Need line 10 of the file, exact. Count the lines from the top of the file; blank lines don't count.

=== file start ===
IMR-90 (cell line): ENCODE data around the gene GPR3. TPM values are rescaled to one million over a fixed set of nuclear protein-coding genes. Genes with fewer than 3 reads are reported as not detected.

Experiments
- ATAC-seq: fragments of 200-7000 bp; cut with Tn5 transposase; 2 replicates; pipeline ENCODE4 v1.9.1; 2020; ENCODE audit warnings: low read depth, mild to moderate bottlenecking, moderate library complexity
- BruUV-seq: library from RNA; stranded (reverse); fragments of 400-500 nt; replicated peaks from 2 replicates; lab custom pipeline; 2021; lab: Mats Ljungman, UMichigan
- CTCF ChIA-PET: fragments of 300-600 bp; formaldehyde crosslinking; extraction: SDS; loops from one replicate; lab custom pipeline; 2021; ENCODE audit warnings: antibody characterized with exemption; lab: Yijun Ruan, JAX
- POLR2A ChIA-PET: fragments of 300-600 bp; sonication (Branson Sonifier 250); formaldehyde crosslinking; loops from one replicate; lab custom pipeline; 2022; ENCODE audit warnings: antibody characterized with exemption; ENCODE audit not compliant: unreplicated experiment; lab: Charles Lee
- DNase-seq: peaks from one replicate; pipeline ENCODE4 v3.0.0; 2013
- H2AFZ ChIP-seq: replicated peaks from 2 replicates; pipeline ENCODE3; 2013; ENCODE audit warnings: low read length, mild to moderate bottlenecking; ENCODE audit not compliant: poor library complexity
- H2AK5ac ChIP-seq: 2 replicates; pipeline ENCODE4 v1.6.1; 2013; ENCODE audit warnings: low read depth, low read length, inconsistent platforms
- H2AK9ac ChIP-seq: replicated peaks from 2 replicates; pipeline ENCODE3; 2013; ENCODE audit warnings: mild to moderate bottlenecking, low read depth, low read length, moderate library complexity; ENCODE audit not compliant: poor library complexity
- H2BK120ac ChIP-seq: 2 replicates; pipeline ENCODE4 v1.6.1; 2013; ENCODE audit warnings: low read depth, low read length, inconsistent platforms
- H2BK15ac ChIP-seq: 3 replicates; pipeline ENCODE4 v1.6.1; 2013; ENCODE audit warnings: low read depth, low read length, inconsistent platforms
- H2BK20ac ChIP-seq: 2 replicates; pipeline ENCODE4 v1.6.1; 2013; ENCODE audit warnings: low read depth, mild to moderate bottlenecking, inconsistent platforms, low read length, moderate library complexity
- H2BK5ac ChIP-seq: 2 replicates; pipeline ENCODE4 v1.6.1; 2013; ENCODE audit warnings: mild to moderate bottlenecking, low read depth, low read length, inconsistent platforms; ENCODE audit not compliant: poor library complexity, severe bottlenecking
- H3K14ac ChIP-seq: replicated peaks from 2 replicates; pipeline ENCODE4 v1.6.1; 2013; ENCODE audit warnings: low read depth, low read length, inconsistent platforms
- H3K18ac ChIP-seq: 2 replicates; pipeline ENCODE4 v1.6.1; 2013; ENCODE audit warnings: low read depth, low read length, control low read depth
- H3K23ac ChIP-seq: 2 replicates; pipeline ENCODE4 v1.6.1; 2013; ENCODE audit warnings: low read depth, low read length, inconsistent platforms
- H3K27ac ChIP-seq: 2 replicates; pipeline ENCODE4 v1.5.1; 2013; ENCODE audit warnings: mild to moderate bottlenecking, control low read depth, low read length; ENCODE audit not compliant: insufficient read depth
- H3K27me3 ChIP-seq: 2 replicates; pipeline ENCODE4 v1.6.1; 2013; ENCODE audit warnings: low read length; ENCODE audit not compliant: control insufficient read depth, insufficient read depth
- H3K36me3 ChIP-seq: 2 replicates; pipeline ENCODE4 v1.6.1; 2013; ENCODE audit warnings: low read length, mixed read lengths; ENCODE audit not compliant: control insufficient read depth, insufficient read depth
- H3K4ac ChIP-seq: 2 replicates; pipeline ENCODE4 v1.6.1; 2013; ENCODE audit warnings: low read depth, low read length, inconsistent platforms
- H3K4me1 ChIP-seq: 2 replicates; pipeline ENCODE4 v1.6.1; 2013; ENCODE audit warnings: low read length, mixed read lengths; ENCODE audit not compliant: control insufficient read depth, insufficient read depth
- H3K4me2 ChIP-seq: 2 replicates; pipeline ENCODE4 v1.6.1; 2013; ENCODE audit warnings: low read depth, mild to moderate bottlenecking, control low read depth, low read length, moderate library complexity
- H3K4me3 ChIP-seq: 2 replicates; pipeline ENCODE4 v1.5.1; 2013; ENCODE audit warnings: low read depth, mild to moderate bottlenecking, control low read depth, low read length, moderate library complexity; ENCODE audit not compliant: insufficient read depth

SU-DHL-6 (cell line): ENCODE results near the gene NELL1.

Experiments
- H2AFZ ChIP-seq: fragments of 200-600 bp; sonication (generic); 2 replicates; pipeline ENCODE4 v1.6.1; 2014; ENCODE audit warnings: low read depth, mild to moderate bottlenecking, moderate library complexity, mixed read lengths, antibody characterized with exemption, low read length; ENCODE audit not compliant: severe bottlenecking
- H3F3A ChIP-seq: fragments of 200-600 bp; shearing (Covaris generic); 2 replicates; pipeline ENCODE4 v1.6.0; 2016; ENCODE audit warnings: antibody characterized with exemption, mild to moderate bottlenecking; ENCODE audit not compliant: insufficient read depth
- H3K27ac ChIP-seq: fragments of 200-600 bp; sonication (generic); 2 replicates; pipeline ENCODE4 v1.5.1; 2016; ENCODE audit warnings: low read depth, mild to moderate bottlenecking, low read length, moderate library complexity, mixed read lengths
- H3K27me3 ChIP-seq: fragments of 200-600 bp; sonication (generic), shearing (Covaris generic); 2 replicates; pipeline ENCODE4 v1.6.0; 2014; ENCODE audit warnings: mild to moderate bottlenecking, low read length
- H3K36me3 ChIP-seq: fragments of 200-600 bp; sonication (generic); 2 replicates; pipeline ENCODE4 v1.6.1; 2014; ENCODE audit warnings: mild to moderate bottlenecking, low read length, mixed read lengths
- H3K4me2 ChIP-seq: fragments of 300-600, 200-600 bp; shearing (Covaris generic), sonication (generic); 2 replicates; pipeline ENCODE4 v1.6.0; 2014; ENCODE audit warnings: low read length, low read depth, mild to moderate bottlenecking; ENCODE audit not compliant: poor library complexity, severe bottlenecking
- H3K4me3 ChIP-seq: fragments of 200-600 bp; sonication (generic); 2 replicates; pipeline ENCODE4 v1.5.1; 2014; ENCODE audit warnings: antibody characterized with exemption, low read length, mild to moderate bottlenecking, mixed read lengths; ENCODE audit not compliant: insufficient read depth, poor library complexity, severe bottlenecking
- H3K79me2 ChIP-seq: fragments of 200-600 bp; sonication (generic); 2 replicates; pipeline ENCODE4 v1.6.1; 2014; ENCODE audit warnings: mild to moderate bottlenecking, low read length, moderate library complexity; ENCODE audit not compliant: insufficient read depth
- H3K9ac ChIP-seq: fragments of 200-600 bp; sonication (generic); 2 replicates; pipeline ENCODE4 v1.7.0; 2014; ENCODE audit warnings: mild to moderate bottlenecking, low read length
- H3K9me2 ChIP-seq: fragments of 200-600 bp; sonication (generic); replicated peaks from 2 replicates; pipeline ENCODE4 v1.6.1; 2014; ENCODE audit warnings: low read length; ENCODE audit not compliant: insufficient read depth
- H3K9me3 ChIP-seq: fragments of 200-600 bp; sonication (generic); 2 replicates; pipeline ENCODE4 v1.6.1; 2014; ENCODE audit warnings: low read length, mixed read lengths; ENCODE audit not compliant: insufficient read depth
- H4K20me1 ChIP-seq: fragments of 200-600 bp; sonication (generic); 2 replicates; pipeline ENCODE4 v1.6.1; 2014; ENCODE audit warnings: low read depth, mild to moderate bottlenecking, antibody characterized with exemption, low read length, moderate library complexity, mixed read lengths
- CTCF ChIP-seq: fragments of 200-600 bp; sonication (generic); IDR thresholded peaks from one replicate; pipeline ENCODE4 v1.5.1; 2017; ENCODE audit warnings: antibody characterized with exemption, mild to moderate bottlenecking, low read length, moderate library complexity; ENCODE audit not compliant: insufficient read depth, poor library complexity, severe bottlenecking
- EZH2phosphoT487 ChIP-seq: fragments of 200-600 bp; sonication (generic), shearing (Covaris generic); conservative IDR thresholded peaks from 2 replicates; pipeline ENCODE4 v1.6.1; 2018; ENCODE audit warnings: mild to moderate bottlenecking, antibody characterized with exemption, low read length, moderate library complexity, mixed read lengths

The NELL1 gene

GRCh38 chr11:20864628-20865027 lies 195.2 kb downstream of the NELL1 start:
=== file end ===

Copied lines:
- H2AK9ac ChIP-seq: replicated peaks from 2 replicates; pipeline ENCODE3; 2013; ENCODE audit warnings: mild to moderate bottlenecking, low read depth, low read length, moderate library complexity; ENCODE audit not compliant: poor library complexity